Tillandsias, or air plants, are easy to grow and add dimension, color and texture to any gardening space. With over 730 species in the Tillandsia genus, they are mostly native to Central and South America. Also known as epiphytes, tillandsias thrive without soil and attach to other plants or trees. They are in the Bromeliad family. Some grow in the desert but the ones we are focusing on are generally found in the understory of a tropical forest. Nutrients and water are absorbed through the leaves. The thin leaved tillandsias are usually in the rain forest and the thicker leaved ones grow in drier habitats. The roots, which are limited, are used to stabilize the plants on trees or other structures rather than to access water and nutrients.

Some like the Spanish moss are rootless. Spanish moss is an air plant but it is an exception to the tropical Tillandsias. Spanish moss can be grown outside in the North where temperatures dip down into the teens. With a limited root system, Spanish moss derives its nutrients and moisture from the air.

Read more…

 

Leave a comment

Filed under air plants, tillandsia, Uncategorized

How to Care for Grafted Plants and Understand their Special Needs

By Laurelynn Martin and Byron Martin

bloodorange_graft202

Grafted Blood Orange

It is important to understand how grafted plants are grown. Grafting is one way to propagate plants by joining two plants together to become a stronger, healthier plant. Although it is a little more complicated and time consuming than other propagation methods (like seeds or cuttings), it does solve some of the issues of reproducing particular cultivars that are grown for ornamental or agricultural uses. Logee’s sells many grafted plants including: adeniums, citrus, avocado, mango, persimmon, PawPaws, sapodilla and many more.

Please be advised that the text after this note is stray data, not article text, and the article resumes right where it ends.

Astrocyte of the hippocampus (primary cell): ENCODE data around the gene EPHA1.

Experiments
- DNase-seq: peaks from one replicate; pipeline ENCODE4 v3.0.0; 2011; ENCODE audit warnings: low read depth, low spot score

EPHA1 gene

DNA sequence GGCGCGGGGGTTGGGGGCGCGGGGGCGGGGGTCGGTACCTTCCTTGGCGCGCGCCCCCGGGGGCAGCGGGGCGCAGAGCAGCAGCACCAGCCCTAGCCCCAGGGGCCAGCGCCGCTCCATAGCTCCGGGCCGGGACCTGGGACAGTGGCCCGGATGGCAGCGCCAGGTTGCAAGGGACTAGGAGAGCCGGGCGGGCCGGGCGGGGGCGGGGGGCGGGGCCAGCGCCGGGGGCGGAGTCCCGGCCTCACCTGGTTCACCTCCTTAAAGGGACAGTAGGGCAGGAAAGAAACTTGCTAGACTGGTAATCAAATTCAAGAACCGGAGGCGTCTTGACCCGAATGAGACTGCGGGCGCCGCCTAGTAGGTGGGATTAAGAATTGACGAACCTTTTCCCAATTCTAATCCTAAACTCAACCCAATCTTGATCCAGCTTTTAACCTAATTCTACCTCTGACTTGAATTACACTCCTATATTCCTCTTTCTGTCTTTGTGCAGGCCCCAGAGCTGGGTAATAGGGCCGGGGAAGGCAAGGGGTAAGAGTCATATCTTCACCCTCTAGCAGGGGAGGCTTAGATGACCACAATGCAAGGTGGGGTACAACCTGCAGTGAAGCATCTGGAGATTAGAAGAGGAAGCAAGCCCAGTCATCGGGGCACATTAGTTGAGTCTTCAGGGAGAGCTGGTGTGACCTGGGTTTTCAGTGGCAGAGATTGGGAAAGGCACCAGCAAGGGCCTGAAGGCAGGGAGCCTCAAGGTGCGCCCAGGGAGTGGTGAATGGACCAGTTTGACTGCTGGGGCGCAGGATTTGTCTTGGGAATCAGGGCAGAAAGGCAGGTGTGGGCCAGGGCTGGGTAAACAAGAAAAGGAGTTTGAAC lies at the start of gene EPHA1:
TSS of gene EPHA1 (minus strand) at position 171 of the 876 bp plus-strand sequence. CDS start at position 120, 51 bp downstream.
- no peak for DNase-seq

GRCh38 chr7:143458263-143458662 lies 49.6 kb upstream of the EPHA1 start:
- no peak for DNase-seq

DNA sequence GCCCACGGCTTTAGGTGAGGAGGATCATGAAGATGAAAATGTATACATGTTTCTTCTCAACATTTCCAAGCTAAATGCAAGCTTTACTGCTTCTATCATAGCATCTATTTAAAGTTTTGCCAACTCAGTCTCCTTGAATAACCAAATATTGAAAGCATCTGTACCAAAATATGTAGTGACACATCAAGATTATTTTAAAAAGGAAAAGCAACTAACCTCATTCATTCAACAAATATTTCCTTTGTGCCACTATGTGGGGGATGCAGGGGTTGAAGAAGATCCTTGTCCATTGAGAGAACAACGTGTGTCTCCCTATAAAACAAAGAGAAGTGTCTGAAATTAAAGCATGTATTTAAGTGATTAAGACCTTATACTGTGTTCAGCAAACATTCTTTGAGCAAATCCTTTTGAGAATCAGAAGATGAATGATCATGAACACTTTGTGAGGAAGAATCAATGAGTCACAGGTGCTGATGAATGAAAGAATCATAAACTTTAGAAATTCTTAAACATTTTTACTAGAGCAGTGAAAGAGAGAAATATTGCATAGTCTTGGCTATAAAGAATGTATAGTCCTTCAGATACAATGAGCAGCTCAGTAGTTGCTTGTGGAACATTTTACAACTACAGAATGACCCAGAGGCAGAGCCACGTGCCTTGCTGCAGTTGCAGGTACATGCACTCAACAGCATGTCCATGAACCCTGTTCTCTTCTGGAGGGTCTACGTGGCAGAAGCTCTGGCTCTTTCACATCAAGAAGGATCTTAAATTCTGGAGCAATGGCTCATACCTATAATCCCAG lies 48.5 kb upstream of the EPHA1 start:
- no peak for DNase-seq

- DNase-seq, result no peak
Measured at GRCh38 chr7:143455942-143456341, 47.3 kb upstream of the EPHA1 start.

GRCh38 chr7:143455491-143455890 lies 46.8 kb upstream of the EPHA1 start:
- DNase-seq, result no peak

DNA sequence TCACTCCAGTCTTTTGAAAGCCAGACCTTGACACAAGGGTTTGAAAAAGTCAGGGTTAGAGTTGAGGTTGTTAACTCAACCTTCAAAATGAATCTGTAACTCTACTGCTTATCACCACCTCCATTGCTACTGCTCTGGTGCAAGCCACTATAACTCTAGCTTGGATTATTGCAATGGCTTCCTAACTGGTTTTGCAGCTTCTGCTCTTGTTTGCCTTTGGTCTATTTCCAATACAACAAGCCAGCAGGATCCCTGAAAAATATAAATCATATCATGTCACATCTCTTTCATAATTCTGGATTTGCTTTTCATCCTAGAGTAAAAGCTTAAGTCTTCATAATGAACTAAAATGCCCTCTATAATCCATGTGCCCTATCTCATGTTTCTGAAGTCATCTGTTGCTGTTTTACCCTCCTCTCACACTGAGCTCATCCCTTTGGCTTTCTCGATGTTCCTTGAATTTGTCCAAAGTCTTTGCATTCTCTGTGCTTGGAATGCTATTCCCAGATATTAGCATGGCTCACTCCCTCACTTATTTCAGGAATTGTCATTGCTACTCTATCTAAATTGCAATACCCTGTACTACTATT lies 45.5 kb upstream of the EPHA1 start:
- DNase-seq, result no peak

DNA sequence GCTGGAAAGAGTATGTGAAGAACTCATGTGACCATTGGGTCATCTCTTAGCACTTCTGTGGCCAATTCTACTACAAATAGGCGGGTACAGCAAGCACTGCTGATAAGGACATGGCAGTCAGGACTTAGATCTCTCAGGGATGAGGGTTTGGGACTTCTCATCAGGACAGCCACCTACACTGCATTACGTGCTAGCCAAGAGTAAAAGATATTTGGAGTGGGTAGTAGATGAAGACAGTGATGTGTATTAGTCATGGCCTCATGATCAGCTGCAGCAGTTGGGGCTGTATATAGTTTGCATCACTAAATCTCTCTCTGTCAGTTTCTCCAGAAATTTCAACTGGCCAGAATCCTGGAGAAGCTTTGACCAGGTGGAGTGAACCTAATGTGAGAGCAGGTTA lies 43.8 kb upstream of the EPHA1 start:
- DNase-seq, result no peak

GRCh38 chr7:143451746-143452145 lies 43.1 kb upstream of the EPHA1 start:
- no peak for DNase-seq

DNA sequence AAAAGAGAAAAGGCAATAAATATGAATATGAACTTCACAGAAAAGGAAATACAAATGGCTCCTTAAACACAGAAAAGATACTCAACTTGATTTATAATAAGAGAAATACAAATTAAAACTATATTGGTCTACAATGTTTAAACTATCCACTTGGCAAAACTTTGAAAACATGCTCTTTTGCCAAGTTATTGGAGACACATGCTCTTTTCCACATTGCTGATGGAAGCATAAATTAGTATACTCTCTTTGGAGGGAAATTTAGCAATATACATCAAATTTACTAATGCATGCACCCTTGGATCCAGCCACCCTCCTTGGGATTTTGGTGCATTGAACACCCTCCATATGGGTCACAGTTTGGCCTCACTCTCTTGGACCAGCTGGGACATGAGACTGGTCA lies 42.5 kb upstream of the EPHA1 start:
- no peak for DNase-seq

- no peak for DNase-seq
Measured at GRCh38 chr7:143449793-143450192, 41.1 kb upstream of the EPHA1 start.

The Process of Grafting:
The grafting process involves taking two parts of a plant: the root system, or the understock, and the vegetative portion, or the scion. When two plants are closely related (the same genus or the same plant family), the root system (often a seedling or other specialty root system) and the vegetative portion (a twig or bud of a named variety) can be brought together to form a grafted union and create a new plant. Once the union takes, it allows the flow of water and nutrients through the vascular system of both pieces. This in turn joins the plant together and creates one plant.

Read more…

Leave a comment

Filed under container fruits, Container plants, Uncategorized

Growing Starfruit in Pots

Star Fruit is a juicy tropical fruit with a delicious tart flavor. The yellow fruit is 3-4″ long with a waxy skin and 5 prominent ridges. A cross-section of the cut fruit looks like a 5-pointed star. Star Fruit is low in calories and low in sugar so it’s an ideal fruit for the whole family to enjoy. When it’s grown in the tropics, one Star Fruit tree can provide fruit for up to three families because of its prolific fruiting habit.

r2183-6g-large

Star Fruit ‘Dwarf Hawaiian’ (Averrhoa carambola)

Where Star Fruit Grows
Star Fruit, or Averrhoa carambola. is a tropical fruiting tree in the oxalis family that’s native to tropical Asia. Widely grown throughout the warmer areas of the world, it has little hardiness but can tolerate a light frost and temperatures into the high 20’s for short periods. In general it needs temperatures above freezing to prevent plant damage.

Grown as a Potted Plant
As a northern container plant, it will survive in greenhouses or sunrooms during the winter months and it should be grown outside during the summer months. During the winter, night temperatures need to be kept well above freezing. Low temperatures will often lead to leaf drop and at times, the plant will almost completely defoliate. No worries though, the plants will recover once the warm temperatures return.